Of course, as always, we continue to focus on health benefits and retirement — but in ways probably not contemplated forty years ago. At our Policy Forum, we will ask, What Does the Future Hold for the Employment-Based Health Benefits System, an examination of whether there is an alternative to the employment-based system that would produce higher-quality care, better service, and a lower price, and what that alternative might look like. And our Considerations in the Retirement Income Phase of Life (Account Balances, Income Streams, and RMDs! Oh My!) will explore how the current defined contribution system can support its first big wave of retirees — the Baby Boomers — including how plan sponsors are actively innovating in helping their participants transition to retirement.
While we are very proud of the new look and feel of our revamped website — which we are rolling out this fall — what truly takes EBRI into its fifth decade is the way the website allows members to interact with the organization, its content, and other members. You will notice a lot more members-only content and resources on our website, including a member portal geared to provide centralized resource hubs for our busy committees, task forces, and centers.
In response to interest by membership, we’ve also revamped our membership structure, creating partnerships that allow members to pursue more tailored research with EBRI. Sustaining Members will continue to have input into our planning and research through semi-annual in-person meetings in Washington and quarterly Research Agenda Planning and In-Progress Research webinars. Likewise, our Public Policy Advisory Council will continue to provide feedback and input into EBRI’s policy-focused research through its monthly meetings. Our centers will continue to act as think tanks for groups of members to come together to pursue their unique research priorities in health care, retirement, and financial wellbeing. Now, however, with our partnerships, members can work with EBRI to pursue research objectives that are tailored to their specific research goals. (To learn more, contact firstname.lastname@example.org.)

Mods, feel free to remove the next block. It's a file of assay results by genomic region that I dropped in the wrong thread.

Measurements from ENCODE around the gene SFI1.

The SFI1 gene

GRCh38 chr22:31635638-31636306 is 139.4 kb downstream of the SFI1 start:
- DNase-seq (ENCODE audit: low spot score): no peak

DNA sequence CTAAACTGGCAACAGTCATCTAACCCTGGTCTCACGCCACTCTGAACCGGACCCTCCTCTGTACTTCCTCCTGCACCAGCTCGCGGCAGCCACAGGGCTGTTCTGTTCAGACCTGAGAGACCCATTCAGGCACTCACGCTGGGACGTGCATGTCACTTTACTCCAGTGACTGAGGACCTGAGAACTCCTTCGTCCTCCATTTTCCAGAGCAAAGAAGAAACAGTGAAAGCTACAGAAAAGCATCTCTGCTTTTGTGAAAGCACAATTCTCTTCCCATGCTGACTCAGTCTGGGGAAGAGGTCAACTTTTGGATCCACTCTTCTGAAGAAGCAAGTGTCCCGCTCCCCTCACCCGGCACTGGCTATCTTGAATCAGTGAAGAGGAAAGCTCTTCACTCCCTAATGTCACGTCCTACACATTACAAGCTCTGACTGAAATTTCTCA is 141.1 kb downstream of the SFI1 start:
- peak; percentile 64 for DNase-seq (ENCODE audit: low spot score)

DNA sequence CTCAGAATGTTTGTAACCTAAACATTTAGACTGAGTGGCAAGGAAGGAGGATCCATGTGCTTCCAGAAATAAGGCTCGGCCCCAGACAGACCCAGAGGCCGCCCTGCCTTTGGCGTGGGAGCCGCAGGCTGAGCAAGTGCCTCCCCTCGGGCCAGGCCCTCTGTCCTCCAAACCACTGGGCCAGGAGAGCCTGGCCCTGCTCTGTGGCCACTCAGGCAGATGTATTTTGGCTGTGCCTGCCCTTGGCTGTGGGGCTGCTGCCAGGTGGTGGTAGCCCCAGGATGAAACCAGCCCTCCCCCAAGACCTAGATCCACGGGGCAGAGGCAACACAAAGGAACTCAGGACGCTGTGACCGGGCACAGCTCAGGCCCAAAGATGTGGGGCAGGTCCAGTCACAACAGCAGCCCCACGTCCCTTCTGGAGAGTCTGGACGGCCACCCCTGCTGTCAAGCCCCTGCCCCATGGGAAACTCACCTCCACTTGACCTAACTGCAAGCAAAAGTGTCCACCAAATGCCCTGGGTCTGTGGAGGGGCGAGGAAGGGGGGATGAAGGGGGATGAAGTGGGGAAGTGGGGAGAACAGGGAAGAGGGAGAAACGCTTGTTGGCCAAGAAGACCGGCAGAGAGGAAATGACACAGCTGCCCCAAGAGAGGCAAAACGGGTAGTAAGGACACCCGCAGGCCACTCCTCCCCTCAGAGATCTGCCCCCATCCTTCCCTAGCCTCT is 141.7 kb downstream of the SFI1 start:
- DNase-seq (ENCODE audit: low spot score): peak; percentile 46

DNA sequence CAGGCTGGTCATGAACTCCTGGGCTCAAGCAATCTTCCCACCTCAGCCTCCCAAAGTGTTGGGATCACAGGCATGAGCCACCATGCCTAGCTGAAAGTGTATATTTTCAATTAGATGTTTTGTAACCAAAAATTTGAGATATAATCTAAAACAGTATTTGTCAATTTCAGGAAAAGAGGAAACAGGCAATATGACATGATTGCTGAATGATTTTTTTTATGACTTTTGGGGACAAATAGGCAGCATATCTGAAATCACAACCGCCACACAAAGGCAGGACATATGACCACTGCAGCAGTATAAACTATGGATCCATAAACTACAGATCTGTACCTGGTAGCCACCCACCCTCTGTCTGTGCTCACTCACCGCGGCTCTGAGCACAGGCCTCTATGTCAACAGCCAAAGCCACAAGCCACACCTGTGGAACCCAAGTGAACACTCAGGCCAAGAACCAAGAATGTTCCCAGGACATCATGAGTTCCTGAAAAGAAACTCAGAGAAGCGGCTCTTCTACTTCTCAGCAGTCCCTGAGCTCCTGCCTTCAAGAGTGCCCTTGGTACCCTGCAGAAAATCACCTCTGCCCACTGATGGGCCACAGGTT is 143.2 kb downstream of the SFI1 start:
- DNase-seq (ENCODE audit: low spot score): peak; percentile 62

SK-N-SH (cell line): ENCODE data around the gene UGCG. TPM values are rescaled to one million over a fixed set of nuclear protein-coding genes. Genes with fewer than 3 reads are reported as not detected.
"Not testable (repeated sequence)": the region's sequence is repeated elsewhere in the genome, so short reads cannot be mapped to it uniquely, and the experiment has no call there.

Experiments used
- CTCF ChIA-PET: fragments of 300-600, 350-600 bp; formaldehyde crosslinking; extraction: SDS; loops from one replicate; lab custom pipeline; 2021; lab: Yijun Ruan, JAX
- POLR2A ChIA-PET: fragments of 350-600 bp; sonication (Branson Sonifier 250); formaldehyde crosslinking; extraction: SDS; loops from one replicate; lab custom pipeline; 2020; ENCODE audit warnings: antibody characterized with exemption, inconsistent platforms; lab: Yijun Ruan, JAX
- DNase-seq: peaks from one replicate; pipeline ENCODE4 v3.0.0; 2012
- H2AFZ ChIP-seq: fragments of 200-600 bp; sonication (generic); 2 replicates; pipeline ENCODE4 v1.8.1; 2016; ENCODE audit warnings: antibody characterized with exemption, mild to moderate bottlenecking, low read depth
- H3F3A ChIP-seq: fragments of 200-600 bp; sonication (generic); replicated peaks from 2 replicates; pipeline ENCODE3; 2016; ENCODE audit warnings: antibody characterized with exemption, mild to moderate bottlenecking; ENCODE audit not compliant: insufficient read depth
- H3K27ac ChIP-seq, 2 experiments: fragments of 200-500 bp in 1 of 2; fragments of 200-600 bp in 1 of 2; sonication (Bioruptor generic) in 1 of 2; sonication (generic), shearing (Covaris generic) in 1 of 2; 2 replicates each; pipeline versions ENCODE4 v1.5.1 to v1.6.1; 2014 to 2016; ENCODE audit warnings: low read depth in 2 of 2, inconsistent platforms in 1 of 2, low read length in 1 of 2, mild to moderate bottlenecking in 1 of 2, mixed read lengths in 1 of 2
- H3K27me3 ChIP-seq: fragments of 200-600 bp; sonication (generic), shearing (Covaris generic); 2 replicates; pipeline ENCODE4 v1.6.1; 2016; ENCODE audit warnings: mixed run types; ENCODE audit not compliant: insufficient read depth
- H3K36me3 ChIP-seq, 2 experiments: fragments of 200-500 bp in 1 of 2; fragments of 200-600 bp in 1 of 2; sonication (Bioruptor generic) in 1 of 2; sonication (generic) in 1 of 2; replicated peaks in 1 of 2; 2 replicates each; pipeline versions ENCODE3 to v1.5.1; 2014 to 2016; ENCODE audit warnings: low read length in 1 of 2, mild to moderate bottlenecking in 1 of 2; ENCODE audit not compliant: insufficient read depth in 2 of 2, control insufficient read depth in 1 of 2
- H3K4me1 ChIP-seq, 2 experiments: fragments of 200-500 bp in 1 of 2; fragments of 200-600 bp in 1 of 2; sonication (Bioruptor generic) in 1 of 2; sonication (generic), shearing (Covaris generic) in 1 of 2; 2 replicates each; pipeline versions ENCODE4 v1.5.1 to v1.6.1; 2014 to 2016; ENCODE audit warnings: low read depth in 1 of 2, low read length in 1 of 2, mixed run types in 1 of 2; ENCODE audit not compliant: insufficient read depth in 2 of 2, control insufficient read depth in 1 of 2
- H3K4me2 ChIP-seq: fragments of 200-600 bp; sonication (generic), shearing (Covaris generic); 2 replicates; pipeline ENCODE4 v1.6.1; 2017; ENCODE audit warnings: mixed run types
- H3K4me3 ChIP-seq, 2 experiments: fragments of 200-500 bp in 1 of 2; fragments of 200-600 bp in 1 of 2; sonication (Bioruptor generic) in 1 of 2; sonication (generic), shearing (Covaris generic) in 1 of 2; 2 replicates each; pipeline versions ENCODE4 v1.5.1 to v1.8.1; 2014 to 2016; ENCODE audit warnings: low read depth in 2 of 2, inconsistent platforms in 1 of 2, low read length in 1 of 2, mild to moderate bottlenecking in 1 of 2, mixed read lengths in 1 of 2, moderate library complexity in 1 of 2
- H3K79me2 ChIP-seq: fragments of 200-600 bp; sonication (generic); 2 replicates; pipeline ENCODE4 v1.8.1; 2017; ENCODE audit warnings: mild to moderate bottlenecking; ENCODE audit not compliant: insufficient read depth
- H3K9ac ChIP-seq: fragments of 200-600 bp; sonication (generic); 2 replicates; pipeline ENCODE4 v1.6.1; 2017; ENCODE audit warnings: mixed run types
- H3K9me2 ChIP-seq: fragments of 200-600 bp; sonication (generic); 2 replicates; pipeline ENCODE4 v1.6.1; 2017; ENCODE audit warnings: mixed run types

EBRI has some of the most tenured research staff in the industry: Jack VanDerhei has been with us 30 years, Paul Fronstin for 25 years, and Craig Copeland for 21 years. We have recently made some new hires that not only bring in fresh perspectives to our research, but also round out our overall staff. Kristen Washington joined EBRI a few months ago as our member relations specialist, and Betsy Jaffe is our new marketing and public relations director. Hari Thikkavarapu joined us as our internal technology resource. We’ve also expanded the role of Mike Cross — who is now working as a full-time employee on our databases, including our new ESOP database. And John Adams is now full time in our publications group. Later this fall, we look forward to adding a new research associate with experience in the Health and Retirement Study. Our new associate will be tasked with continuing our important work on spending in retirement and increasing our research in the financial wellbeing arena.
In the movie version of Moneyball, Brad Pitt, playing Beane, states that the Oakland A’s must “adapt or die.” Lewis, perhaps, put it more eloquently: “ … you will find ways to do things much better than they are currently done.” As EBRI passes its fortieth anniversary, our vow is to be better than ever.
President and CEO